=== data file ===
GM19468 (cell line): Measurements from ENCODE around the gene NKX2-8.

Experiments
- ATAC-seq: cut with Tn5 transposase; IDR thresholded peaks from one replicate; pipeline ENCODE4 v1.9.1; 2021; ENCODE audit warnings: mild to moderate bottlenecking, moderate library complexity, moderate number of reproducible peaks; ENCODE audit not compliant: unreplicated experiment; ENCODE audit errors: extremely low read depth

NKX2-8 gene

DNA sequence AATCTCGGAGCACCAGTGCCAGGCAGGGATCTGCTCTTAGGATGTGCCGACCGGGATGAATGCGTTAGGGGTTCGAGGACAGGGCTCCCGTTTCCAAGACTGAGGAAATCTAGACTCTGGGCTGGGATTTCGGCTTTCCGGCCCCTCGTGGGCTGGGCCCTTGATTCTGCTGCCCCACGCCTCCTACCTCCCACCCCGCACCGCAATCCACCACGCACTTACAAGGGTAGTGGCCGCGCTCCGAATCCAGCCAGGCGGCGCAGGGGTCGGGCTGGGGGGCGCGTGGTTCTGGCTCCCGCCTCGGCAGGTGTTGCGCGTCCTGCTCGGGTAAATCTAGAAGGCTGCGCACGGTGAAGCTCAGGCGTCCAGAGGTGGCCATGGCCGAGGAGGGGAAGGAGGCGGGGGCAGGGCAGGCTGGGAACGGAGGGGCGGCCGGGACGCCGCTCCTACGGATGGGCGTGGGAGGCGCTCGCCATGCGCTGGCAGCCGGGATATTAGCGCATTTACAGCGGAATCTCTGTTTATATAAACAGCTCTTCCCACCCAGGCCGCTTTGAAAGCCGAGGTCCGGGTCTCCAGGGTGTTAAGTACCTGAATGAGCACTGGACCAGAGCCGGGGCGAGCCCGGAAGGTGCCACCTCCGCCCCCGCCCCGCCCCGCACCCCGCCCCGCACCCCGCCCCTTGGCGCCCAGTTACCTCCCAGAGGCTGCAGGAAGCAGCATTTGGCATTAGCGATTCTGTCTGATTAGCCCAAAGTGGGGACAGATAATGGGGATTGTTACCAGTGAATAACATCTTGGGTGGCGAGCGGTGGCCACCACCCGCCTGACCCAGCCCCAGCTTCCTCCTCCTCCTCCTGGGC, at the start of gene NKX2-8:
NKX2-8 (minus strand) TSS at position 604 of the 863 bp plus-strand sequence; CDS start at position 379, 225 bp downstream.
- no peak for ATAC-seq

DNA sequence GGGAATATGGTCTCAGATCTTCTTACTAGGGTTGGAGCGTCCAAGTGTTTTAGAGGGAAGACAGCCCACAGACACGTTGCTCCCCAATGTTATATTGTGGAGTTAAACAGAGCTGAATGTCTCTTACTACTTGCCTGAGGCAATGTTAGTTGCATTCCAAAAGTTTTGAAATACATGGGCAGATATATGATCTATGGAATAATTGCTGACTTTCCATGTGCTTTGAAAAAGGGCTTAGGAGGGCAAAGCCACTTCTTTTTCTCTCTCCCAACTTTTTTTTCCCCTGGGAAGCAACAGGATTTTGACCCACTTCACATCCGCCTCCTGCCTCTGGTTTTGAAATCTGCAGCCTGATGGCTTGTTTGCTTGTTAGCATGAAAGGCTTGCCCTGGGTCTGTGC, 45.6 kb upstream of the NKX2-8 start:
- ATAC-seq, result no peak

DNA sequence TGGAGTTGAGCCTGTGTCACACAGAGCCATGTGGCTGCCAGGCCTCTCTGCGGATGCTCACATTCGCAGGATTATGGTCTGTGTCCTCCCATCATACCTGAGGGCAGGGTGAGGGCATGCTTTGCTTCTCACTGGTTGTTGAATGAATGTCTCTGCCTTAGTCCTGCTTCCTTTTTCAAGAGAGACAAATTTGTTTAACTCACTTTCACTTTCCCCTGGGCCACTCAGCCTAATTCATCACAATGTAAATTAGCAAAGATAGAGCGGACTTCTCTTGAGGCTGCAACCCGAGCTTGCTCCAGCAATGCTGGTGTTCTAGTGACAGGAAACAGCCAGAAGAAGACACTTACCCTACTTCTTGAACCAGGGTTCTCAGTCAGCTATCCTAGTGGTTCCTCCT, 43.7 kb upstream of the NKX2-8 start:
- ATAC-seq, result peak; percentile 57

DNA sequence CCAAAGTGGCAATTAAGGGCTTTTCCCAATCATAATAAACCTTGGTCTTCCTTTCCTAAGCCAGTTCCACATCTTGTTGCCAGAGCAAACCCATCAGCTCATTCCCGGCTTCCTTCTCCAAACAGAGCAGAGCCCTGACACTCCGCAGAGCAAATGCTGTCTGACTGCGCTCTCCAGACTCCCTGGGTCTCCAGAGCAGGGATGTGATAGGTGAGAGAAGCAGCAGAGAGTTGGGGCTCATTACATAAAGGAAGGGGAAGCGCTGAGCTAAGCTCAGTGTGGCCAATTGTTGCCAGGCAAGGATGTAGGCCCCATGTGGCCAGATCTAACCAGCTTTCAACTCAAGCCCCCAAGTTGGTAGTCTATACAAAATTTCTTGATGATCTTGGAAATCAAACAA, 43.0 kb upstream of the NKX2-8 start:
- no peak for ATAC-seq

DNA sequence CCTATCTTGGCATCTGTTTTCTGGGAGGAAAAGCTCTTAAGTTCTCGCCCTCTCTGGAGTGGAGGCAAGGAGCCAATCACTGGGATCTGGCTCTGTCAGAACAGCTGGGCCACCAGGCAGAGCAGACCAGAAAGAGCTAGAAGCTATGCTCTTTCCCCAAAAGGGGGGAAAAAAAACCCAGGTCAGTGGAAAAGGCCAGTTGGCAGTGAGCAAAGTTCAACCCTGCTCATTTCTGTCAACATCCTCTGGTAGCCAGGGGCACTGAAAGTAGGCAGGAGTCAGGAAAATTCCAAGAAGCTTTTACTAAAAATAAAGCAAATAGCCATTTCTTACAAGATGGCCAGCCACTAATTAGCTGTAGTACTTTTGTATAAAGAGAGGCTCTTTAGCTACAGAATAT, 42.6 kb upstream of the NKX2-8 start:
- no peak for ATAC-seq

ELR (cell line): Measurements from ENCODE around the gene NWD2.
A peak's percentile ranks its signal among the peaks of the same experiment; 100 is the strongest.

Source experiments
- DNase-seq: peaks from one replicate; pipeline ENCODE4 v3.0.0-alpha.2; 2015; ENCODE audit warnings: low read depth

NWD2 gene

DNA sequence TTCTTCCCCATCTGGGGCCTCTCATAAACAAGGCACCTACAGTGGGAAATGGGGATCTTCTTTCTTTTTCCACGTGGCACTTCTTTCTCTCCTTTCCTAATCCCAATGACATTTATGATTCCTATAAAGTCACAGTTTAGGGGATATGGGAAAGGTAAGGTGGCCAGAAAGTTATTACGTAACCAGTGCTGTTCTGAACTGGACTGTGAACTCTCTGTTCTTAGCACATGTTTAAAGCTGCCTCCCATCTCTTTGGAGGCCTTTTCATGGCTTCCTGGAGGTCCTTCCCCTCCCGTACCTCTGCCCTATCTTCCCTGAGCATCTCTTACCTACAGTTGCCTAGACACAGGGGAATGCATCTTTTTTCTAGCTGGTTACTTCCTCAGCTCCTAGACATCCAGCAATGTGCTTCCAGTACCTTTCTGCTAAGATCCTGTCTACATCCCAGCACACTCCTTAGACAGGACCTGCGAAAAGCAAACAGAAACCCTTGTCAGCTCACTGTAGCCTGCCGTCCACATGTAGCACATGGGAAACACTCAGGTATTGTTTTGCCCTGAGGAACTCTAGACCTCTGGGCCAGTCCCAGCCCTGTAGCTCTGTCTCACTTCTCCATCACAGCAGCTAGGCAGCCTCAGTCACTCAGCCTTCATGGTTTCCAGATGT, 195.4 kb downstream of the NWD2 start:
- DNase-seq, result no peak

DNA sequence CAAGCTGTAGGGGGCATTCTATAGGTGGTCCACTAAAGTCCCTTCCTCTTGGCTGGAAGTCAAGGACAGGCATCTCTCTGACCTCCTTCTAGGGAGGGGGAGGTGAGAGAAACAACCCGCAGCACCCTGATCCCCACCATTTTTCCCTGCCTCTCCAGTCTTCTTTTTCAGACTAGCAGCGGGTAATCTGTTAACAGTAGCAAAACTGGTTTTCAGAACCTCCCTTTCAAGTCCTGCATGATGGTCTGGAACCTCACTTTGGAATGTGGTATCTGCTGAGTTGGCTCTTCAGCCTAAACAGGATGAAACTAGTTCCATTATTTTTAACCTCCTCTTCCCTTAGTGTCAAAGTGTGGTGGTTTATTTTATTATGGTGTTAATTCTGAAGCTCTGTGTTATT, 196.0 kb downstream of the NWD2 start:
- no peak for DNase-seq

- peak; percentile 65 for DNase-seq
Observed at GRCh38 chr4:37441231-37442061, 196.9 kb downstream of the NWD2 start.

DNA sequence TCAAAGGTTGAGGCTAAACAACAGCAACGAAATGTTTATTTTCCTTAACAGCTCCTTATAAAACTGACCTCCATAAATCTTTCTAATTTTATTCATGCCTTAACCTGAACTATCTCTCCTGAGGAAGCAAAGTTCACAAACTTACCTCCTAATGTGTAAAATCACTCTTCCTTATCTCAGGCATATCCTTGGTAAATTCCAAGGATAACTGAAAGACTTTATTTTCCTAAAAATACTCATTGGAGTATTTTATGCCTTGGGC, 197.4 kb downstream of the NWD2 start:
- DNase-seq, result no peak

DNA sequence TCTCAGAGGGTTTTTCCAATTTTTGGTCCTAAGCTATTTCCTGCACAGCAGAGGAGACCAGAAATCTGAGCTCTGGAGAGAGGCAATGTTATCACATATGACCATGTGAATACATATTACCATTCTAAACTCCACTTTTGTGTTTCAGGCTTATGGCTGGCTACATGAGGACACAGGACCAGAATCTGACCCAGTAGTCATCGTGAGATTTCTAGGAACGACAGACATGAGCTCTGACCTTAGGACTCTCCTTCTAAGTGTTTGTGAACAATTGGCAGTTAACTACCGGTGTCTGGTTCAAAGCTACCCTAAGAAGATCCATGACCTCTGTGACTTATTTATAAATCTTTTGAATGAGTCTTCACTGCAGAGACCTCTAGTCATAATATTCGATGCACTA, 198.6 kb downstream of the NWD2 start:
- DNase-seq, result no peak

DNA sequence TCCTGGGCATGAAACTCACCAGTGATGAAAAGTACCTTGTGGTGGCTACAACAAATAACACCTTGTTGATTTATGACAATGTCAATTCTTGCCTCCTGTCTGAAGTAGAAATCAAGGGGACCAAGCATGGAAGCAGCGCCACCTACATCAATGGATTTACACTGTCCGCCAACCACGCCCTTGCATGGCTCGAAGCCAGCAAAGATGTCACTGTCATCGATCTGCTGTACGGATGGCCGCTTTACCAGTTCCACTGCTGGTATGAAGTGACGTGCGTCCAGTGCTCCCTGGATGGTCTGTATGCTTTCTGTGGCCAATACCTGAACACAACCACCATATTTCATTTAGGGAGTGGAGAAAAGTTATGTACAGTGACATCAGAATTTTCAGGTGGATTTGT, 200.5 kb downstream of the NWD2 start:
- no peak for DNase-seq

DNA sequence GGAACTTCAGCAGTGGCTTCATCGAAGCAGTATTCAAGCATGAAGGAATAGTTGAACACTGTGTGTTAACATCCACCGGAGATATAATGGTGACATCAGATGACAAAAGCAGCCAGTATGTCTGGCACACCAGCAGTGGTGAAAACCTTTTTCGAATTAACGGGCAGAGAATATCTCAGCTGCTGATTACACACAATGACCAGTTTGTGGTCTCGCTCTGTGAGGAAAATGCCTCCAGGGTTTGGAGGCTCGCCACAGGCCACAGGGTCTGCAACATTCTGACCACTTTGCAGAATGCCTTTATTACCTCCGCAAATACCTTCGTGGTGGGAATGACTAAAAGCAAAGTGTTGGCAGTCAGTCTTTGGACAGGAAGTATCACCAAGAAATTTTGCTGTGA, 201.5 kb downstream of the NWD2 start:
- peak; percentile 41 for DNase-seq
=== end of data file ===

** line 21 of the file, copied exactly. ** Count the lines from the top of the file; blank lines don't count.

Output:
DNA sequence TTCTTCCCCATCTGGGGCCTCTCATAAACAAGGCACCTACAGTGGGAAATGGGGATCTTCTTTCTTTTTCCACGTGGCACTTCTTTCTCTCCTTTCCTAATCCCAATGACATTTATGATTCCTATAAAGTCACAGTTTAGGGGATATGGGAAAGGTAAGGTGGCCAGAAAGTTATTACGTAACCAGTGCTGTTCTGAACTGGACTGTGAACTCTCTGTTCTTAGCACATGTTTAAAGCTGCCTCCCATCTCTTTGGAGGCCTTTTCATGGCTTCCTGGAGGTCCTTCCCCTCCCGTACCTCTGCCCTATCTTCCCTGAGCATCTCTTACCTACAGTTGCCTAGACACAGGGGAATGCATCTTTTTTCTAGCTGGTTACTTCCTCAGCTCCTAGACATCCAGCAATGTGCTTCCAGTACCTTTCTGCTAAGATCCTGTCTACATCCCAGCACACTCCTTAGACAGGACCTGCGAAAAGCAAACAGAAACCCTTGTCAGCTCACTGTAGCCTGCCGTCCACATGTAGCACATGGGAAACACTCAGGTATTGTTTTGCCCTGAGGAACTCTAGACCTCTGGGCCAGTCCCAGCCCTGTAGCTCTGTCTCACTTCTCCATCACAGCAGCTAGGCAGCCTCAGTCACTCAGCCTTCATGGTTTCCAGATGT, 195.4 kb downstream of the NWD2 start: